"Leadership […] means winning the hearts and minds of others to achieve a common purpose. […] There is a Dutch phrase that reads: A fish starts to stink first at the head. If the leadership at the top of the organisation is not performing up to scratch, then one cannot expect the rest of the organisation to perform well. Leading by example and charisma are of vital importance. This means that the person [ who leads ] takes responsibility especially at moments of confusion and doubt. [ He ] should praise loudly and reprimand softly. A pat on the back or a word of appreciation is extremely important for the confidence […] I once read a phrase of a wise man that said: A good carriage driver never lashes his whip. This wise man did not mean to imply that the carriage driver should not use his whip, but that he should manage his carriage in such a way that it was not necessary to use it. […] Job satisfaction is extremely important for people in any organisation in order to gain the best results. One can achieve that by creating the circumstances in which people can use their talents, their initiatives. They should feel […] respected […] in the organisation. If the people in the unit feel happy, i.e. have high morale, the performance of a unit will be first rate. That also helps to alleviate stress. […] Management of stress must start during preparations [...] A number of factors are to be considered  [ , 1 ] realistic training [ ; 2 ] unit cohesion [ ; 3 ]  good communication [ ; 4 ] to expect the unexpected. [ ; 5 ] time out. When a unit works hard […] it is necessary to give [ them ] a break from their stressful environment [ by ] providing an opportunity for rest and recuperation. […] I have learnt from the mistakes I made during my commands. Those lessons appeared to be very useful during the peace support operations in which I participated. The responsibilities of a commander are enormous. It is a lonely job. He cannot delegate responsibility. He can only delegate some powers. But he does not have to feel lonely when he puts his trust and his confidence in his subordinates. Make time for the people that are entrusted to your care and you will not be disappointed."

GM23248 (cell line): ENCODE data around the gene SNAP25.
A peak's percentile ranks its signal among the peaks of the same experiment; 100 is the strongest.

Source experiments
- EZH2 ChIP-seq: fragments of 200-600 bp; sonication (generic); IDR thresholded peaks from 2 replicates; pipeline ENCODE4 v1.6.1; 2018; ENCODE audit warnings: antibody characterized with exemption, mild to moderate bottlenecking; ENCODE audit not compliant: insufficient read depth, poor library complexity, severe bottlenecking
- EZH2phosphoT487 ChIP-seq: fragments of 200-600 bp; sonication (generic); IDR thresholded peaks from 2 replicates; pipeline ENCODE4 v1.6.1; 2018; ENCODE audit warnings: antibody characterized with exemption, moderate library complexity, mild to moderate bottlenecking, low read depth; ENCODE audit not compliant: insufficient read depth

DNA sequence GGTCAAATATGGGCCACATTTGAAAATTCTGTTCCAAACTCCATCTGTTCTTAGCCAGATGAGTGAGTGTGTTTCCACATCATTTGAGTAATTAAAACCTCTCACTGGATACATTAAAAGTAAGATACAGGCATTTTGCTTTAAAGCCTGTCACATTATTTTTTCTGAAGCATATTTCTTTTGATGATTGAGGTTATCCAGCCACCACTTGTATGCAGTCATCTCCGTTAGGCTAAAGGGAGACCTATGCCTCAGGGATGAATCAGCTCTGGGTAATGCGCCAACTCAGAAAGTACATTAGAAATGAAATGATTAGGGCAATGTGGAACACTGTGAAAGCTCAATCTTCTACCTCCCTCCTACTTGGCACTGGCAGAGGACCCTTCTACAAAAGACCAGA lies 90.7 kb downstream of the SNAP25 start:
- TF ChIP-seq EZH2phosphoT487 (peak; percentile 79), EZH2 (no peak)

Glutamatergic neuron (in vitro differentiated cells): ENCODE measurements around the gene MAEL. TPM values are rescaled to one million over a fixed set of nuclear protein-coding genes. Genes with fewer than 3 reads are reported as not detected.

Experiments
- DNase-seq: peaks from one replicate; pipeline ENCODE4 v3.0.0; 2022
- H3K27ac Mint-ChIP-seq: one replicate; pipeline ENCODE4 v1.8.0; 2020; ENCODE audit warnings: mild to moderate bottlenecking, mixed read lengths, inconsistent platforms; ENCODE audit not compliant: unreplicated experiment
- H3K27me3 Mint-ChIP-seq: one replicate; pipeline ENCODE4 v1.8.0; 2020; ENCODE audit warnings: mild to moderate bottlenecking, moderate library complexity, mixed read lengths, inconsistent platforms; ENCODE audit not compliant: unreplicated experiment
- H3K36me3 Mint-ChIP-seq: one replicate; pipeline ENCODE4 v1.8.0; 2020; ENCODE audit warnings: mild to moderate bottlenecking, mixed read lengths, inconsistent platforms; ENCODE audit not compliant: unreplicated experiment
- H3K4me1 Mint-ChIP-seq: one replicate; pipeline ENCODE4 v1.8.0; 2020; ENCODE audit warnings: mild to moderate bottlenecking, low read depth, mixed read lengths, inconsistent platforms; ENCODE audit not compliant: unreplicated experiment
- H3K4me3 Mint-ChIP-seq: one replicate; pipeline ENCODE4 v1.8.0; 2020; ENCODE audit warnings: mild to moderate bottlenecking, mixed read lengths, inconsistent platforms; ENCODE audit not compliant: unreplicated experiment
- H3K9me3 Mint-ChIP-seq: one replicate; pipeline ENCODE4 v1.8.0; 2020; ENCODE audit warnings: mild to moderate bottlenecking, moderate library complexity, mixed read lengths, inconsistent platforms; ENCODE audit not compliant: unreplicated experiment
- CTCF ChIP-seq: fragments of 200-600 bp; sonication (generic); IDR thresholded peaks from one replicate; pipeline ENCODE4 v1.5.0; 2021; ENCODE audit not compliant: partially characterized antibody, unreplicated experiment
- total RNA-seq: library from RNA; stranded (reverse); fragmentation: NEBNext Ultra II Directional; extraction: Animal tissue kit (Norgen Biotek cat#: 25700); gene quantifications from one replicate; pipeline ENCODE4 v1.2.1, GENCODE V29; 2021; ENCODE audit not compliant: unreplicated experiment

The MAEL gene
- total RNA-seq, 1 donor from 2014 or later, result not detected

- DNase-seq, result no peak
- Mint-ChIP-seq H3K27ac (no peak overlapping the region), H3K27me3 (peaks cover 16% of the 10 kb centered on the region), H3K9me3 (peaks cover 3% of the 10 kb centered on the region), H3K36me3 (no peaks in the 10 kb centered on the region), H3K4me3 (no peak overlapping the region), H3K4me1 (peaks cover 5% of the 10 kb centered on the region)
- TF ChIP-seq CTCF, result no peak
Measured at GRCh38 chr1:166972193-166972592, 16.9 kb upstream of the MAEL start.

P.C. Cammaert, in 'NL Arms', page 31, 33, 37, 38, 39, first published in 1997 by RNMA, Breda

"Bolstered by mortar and artillery fire, the troopers, outnumbered sometimes five to one, fought all trough the morning to clear the zones. In the wild, chaotic fighting that ensued over a period of four hours on the zones, one of the most beloved officers in the 82nd, the heavyweight champion of the division, Captain Anthony Stefanich, was killed. "We've come a long way together," he told his men. "Tell the boys to do a good job." Then he died."

Cornelius Ryan in 'A Bridge Too Far', page 363, first published in 1974 by Simon and Schuster, New York